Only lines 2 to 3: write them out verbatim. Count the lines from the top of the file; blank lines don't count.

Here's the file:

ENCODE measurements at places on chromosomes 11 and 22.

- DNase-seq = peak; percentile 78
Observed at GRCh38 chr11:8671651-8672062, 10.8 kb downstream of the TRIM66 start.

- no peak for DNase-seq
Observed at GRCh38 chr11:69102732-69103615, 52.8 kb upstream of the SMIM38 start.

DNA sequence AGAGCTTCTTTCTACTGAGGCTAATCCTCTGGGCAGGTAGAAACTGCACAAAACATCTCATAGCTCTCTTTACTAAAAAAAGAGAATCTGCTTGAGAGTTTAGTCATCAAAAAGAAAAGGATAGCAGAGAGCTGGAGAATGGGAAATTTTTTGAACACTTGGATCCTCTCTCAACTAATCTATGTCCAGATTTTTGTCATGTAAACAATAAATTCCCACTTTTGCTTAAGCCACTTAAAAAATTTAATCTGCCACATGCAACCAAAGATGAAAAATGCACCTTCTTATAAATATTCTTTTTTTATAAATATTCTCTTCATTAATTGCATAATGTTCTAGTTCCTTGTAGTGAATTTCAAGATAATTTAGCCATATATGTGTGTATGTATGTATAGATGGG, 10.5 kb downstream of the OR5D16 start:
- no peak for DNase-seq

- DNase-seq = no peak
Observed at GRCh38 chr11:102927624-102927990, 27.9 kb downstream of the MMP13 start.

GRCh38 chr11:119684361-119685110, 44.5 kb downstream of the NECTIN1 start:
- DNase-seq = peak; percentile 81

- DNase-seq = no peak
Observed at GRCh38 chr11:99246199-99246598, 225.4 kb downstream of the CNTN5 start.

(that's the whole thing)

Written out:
- DNase-seq = peak; percentile 78
Observed at GRCh38 chr11:8671651-8672062, 10.8 kb downstream of the TRIM66 start.